businesses. Recent reminders on this issue have been sent to local tour
operators.

Budgetary issues

Fundamentally, according to the Red
Sail boss, the issues are financial as the government seeks to address its
budgetary issues.

“I understand that the government
is desperate to raise revenue and the only method they’ve got is through some
sort of indirect taxation, but boy it is making it tough right now. Sooner or
later it’s going to have the reverse effect where it’s going to frighten people
away from coming here, period, and then you lose the whole trickle-down of a
visitor coming here – the accommodation taxes, the food, the duties and
everything required to service those goods on the customs side, too,” said the
watersports boss.

Harry Lalli said that some of the
points to be raised at Friday’s meeting would concern the costs of doing
business but other points would be more to do with the ‘atmosphere’ of doing
business.

“We would like to see more
positive, easier transactions. We’ve got problems with immigration, the time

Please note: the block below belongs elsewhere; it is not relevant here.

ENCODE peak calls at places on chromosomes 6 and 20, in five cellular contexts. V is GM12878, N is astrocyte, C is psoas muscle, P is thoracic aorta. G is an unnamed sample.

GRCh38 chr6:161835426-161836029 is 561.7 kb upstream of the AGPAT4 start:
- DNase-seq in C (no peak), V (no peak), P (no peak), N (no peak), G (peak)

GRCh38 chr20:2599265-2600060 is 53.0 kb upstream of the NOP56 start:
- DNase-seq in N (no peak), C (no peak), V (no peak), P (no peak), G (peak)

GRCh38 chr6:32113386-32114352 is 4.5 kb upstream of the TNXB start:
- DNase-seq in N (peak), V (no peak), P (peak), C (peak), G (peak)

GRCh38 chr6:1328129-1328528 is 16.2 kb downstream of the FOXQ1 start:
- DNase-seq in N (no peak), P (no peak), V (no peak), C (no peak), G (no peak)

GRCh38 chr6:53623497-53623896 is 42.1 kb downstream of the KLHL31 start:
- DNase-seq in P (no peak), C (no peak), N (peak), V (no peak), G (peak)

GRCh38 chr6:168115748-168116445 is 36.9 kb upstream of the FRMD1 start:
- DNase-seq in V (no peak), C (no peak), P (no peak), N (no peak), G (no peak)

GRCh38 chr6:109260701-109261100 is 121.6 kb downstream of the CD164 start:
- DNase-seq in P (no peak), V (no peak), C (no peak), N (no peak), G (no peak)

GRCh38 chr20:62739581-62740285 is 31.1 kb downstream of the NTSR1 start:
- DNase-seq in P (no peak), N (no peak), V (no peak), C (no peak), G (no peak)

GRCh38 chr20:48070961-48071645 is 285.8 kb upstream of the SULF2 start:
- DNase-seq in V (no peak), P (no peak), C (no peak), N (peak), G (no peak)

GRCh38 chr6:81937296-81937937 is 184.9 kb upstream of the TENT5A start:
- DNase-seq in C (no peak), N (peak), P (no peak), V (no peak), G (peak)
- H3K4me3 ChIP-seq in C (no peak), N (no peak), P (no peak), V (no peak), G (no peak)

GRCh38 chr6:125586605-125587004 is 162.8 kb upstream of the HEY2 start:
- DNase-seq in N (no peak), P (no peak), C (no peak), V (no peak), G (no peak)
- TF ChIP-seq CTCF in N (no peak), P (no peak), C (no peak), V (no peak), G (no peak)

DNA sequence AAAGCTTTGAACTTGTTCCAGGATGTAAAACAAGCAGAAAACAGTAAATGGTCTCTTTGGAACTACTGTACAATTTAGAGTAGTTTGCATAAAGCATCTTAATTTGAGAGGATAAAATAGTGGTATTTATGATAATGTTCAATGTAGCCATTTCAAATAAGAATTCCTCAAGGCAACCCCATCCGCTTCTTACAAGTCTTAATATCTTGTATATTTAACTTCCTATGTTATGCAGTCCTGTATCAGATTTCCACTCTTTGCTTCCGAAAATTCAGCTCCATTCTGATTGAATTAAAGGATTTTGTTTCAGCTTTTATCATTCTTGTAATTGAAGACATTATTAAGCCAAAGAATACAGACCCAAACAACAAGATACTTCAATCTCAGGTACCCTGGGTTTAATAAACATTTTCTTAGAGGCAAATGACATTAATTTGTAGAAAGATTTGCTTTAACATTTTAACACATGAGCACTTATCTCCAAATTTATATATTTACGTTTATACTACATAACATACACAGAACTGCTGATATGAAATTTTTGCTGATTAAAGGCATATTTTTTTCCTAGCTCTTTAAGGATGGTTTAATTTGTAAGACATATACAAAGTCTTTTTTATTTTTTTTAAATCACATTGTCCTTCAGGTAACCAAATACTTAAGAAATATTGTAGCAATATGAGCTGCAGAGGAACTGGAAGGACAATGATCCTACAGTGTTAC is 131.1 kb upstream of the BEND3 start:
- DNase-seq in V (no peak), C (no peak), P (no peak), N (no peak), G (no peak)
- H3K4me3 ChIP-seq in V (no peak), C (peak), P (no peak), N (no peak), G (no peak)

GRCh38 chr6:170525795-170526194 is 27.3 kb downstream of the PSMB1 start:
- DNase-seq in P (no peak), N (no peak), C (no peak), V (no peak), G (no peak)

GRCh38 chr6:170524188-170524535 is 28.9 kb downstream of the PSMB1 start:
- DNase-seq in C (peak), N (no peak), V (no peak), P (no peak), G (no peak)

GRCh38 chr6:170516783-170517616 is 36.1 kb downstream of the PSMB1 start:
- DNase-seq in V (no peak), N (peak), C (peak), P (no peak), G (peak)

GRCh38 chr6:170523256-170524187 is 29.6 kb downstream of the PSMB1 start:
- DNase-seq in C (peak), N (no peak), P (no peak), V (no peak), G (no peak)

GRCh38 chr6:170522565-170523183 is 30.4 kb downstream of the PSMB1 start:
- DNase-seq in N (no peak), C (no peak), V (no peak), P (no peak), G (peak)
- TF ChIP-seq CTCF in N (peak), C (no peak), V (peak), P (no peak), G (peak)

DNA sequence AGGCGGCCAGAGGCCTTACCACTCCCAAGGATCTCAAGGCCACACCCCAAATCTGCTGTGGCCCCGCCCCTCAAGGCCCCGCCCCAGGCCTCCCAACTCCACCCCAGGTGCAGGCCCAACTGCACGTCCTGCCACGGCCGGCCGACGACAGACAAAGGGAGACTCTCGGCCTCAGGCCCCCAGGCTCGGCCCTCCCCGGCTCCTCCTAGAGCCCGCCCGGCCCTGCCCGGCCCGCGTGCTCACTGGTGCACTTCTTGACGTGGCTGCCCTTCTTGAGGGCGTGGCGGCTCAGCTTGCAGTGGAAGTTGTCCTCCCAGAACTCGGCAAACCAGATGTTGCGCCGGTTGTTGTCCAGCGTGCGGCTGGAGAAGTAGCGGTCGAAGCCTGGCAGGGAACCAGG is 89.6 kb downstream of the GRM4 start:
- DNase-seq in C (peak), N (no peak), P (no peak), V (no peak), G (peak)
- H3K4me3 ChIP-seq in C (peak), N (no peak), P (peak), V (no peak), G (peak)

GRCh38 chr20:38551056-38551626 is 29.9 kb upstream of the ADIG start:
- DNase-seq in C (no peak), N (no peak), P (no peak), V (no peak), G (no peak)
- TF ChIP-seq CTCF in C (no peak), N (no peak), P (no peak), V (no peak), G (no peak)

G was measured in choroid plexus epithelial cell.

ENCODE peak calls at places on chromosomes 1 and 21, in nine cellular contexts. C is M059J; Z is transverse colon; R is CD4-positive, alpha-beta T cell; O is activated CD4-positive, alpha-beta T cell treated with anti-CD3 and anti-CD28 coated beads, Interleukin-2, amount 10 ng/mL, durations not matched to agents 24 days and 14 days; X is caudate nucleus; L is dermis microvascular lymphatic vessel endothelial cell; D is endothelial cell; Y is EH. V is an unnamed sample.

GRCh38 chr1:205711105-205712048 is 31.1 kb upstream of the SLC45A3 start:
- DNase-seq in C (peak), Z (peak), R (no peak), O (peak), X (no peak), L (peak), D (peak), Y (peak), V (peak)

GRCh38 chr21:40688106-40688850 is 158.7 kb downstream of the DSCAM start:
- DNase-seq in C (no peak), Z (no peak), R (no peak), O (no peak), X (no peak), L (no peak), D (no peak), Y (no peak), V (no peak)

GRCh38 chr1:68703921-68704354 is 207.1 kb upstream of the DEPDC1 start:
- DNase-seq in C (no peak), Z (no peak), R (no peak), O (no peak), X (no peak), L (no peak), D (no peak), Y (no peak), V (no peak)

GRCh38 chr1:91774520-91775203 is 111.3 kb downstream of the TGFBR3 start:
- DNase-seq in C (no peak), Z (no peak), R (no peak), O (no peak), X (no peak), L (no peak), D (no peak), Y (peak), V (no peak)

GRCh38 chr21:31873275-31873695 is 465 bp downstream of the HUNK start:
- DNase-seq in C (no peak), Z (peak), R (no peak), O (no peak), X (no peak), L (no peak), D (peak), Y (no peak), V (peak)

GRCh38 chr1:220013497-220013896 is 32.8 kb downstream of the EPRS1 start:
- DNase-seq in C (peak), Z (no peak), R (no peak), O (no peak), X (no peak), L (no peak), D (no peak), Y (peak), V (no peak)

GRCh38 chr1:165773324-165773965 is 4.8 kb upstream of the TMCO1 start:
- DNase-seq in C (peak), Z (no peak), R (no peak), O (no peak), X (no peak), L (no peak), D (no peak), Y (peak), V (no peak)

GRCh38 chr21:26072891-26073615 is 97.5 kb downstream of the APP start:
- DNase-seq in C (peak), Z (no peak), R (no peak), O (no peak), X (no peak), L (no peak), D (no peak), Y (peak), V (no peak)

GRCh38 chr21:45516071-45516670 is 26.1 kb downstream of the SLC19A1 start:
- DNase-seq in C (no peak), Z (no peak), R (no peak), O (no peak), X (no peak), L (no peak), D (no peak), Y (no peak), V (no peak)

it’s taking for work permits, we’ve got a problem with licensing authorities. A
lot of the things the civil service is running are slowing down the process.
Businesses are trying to make money and the people within certain government
departments need to understand that if business is booming then money is coming
into government and there will be no further layoffs, cutbacks or anything
else.

“We’re trying to say, make it easy
for the private sector to do business so that we can make money and the
government can have these funds coming in. But there seems to be a real
disarray between the two at this stage,” said the tourism association president.

TOPTourismbusinessesSTORY

Tourism-related businesses say they are being squeezed.
Photo: Joe Shooman